9 comments:

Brooke said...

I'll have to check out that book. I read a similar book recently. My mom gave it to me and it sat on my dresser for months until I finally picked it up and then a read it in about 2 days.

Sarah's Key by Tatiana de Rosnay - you should read it!

Jessica said...

Officially added to my Amazon wishlist. I love book recommendations. Thanks!

Lindsey Lenig said...

Yay for the shout out!! I have been re-reading some classics lately - Pride & Prejuduce and To Kill a Mockingbird, plan to read Catcher in the Rye next.

I can't believe there was a bomb under the train station...insane!!

Nocturnal Queen said...

I'll have to add that book to my list. I find WWII stories really interesting. I haven't read many though. Most WWII stories I hear are in documetaries and war movies. If I lived in Europe I would have to visit WWII sites and memorials and so on, such as Bastogne and the beaches of Normandy. I love stuff like that.

Juliette said...

I cannot believe they found a bomb, and yet -living in Germany- I can. Adding this book to my list...had been waiting for a good rec. And the spring you're getting there? love! I was in Graz in 2001 for spring and it was soooo pretty; all the old buildings and the beautiful blooms...enjoy!
I owe you an email...sheesh.

Katharina said...

In Germany or around some places were big fights were (france, east europe) it`s quite usual to find bombs. I am an architect and before every new building that is build you have to check on a special card - if on the ground can be bombs. Especially if there were not buildings before (fields etc) If so (which is not rare) the "Kampfmittelräumdienst" has to come and check the entire ground for bombs and will have to detonate it. That was a normal procedure for every new building project in the architecture office I worked in.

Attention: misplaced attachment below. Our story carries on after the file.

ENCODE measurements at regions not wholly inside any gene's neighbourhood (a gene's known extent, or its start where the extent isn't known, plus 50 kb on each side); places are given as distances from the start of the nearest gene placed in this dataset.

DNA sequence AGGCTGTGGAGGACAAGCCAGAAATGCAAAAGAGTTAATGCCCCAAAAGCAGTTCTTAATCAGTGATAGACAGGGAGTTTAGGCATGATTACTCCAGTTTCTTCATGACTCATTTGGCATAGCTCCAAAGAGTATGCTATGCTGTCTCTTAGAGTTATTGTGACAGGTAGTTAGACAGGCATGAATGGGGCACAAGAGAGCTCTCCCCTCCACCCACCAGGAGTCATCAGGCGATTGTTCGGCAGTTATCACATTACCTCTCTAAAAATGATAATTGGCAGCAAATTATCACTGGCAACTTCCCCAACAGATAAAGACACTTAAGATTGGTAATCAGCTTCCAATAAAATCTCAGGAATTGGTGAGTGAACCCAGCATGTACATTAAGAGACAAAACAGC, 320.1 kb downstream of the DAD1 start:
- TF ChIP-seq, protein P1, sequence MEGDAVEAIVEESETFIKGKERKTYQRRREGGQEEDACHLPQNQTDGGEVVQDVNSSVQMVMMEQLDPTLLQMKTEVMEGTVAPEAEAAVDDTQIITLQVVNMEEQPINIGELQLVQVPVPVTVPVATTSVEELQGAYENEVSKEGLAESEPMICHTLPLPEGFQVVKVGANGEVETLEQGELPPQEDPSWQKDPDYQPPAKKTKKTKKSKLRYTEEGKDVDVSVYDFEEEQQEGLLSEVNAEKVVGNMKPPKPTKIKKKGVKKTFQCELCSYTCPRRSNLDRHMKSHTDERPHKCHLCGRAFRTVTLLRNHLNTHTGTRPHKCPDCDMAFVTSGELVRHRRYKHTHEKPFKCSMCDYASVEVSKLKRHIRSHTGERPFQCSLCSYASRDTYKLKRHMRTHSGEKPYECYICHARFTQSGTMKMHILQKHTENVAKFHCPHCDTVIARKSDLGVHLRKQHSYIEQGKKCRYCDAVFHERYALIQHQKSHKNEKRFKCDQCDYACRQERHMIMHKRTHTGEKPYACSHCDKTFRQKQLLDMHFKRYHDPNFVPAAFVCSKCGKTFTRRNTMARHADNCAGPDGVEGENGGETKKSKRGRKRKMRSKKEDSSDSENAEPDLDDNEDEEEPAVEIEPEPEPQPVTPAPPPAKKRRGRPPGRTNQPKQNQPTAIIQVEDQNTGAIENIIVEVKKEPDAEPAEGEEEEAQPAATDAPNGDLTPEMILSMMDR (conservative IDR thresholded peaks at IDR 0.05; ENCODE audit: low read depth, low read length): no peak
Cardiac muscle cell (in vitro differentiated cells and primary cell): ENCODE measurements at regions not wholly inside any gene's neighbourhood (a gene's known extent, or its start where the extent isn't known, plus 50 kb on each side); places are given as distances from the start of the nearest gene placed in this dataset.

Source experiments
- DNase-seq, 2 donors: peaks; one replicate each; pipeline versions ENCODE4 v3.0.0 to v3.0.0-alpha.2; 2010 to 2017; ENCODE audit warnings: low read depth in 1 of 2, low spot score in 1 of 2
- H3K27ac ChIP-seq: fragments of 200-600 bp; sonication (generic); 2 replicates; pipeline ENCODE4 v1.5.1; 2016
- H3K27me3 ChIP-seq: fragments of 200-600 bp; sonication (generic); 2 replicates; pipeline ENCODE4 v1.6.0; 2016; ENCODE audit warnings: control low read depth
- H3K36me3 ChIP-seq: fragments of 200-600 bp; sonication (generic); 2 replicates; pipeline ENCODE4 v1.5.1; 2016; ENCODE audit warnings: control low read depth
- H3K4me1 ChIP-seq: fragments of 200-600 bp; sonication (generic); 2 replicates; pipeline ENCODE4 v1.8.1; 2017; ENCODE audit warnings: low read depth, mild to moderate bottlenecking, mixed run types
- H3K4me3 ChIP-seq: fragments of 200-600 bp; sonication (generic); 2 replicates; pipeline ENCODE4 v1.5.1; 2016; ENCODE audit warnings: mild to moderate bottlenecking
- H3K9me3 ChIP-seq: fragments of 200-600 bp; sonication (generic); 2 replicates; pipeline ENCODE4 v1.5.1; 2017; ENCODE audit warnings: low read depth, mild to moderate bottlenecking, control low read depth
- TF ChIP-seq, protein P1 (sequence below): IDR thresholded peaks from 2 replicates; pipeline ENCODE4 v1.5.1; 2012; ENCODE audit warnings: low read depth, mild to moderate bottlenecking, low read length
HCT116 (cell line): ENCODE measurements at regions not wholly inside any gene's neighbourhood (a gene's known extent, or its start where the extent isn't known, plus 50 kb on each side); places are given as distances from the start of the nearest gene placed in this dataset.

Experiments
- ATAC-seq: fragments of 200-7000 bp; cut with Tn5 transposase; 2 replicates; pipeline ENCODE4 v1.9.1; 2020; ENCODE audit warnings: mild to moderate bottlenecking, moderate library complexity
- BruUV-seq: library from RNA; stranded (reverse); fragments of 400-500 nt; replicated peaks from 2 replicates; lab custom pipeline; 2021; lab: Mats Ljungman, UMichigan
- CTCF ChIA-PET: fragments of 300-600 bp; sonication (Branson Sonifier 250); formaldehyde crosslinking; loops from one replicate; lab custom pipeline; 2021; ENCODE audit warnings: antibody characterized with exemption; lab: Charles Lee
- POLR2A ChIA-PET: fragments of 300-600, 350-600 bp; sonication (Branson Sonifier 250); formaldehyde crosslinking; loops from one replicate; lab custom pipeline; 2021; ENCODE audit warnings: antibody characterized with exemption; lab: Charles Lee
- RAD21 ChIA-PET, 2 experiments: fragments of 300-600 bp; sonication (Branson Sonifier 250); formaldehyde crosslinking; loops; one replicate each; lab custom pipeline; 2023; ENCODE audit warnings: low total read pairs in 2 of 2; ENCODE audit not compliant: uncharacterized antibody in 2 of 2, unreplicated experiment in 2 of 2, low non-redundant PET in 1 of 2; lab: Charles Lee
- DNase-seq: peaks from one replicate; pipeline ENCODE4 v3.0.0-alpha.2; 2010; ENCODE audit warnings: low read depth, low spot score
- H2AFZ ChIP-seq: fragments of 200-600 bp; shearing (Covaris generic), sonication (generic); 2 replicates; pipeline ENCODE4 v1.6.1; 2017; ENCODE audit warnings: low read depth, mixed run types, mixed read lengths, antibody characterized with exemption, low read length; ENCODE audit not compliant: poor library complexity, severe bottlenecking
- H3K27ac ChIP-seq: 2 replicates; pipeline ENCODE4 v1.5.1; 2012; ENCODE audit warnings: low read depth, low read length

Just thought I tell

Kim aus Kanada said...

Don't feel bad, I found out about it on Facebook! Pretty crazy, eh? (the bomb AND my sad source of local news). I too thought it was thunder and was shocked to find out what the noise really was.
Can I borrow that book? Sounds like a good read. I can also recommend The Book Thief by Markus ummm, Zsomething. Don't have the book any more and too lazy to look up the author's last name but it was along the same lines as Those Who Save Us and especially interesting to read while living here.
Do you hear the Saturday 12 noon air raid siren test in your neighbourhood? I suppose it's not for air raids any more but that's what I think of when I hear it. Another little reminder. It's good to have reminders. Lest we forget...

Amy said...

thanks for the book rec. i will definitely check it out... although i am looking for a lighter read after my current book choice.
i like your deeper posts every now and then... :)

Heather said...

Thanks for the recommendation! I just ordered it! I'm now reading Hotel on the Corner of Bitter and Sweet...it's really good!

Can't believe they found a bomb...so scary!

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- Carolyn